RED Project Spotlight

Highlighting Innovative Research by ARTBA Research and Education Division Members

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Rutgers University Creates World’s First Full-Scale Accelerated Testing Facility for Bridges
The Center for Advanced Infrastructure and Transportation (CAIT) at Rutgers University is unveiling the world’s first facility that will quantitatively measure the effects of environmental and traffic loading on full-scale bridge deck and superstructure systems in a greatly accelerated time frame: the Bridge Evaluation and Accelerated Structural Testing lab (the BEAST).

The project demonstrates Rutgers CAIT’s commitment to advancing good bridge repair by addressing what is one of the most critical infrastructure issues facing our country: nearly 24 percent of U.S. bridges are deemed either functionally obsolete or structurally deficient.

Relentlessly inflicting what amounts to 24/7 truck traffic with a 60,000-pound loading device and accelerated temperature fluctuations from 0 to 104 °F, the BEAST will fast forward aging as much as 30 times, allowing CAIT to simulate 15 years or more of wear and tear in just six months.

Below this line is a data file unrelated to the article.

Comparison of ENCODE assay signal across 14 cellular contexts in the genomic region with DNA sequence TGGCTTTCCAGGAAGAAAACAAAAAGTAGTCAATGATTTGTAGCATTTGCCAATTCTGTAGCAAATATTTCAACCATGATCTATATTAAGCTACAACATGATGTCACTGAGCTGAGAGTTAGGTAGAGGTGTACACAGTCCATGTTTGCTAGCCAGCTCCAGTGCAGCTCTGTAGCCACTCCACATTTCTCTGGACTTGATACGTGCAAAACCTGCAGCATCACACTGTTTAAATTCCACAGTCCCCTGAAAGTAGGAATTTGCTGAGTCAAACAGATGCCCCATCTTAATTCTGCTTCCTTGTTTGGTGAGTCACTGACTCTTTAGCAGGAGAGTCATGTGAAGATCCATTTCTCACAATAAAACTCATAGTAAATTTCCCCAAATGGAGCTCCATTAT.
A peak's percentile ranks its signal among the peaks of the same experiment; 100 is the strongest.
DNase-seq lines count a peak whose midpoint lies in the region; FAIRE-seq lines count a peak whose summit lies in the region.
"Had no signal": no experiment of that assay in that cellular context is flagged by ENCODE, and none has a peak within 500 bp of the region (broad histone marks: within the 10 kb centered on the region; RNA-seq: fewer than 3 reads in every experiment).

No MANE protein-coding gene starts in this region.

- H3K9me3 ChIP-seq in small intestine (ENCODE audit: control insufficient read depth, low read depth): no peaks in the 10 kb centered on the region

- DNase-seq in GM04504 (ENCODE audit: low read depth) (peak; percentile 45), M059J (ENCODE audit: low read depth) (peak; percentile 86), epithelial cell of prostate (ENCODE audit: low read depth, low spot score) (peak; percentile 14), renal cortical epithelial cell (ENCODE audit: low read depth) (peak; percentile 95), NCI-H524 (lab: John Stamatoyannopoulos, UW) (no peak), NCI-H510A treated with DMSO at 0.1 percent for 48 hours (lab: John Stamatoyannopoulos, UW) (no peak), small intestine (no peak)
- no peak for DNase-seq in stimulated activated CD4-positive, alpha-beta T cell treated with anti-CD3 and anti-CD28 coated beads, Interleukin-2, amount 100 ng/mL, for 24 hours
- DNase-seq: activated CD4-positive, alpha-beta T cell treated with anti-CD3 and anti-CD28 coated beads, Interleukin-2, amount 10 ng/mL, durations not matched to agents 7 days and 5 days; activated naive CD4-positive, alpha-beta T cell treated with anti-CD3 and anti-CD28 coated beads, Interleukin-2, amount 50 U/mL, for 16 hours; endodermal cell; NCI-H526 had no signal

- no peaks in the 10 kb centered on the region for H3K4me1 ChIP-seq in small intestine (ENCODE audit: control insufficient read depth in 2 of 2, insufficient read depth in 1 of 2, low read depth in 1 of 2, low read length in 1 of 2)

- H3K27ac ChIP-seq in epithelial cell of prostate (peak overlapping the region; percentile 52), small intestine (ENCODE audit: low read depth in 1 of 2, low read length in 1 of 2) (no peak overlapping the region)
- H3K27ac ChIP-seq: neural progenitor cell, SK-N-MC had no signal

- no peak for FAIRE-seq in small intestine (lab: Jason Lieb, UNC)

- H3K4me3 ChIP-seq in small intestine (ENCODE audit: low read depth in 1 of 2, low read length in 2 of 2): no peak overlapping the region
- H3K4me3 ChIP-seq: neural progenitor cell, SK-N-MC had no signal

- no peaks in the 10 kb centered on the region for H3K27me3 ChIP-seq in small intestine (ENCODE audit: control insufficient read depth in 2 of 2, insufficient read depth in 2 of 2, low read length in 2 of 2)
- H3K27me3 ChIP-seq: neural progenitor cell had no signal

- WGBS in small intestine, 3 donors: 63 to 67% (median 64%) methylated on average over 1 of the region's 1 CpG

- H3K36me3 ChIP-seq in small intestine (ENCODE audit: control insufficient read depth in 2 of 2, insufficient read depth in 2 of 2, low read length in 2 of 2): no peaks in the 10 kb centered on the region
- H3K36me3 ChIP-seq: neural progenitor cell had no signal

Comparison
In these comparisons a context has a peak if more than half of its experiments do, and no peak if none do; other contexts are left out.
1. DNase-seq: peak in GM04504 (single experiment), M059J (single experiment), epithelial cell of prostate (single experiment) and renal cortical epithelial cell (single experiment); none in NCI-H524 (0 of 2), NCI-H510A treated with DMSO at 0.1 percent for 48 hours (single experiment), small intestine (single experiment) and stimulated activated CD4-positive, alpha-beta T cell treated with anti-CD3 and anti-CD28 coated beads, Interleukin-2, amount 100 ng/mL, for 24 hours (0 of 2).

Data from BEAST testing will provide insight, help manage expectations, and give bridge owners empirical evidence to optimize decisions to maximize the life cycle of bridges throughout the country—sooner than ever thought possible.

For more information about this project, contact CAIT Director Ali Maher, Ph.D.: mmaher@rutgers.edu.


UnknownUniversity of Nevada, Reno Develops New Signal Timing Tool to Save User Costs and the Environment
Researchers at the Center for Advanced Transportation Education and Research (CATER) at the University of Nevada, Reno, have developed an iOS-based mobile tool called SMRT, short for Signal Management and Retiming Tool, to help engineers retime traffic signals to ease driver frustration. This is the first mobile app that is easy to use for evaluating and diagnosing signal timing issues.

In a case study conducted in October 2014 for the California Department of Transportation, CATER helped retime a 1.7 mile segment of a signalized arterial using SMRT. The study revealed that the overall travel time savings per day is about 560 hours; fuel savings per day is about 600 gallons; the total annual savings in delay and fuel is then about $3.2 million; the average annual savings per traveler is about $170. This yields a benefit-cost ratio of about 130:1.

Additionally, there is an estimated annual reduction of about 22 tons of emissions, including carbon monoxide, nitrogen oxides and volatile organic compounds, due to the improved signal coordination.

For more information about this project, contact CATER and SOLARIS Director Zong Tian, Ph.D.: zongt@unr.edu.


For more information on these and other projects, go to www.mycutc.org. If you are working on an interesting project and would like to have your research highlighted, contact Lital Shair at lshair@artba.org.

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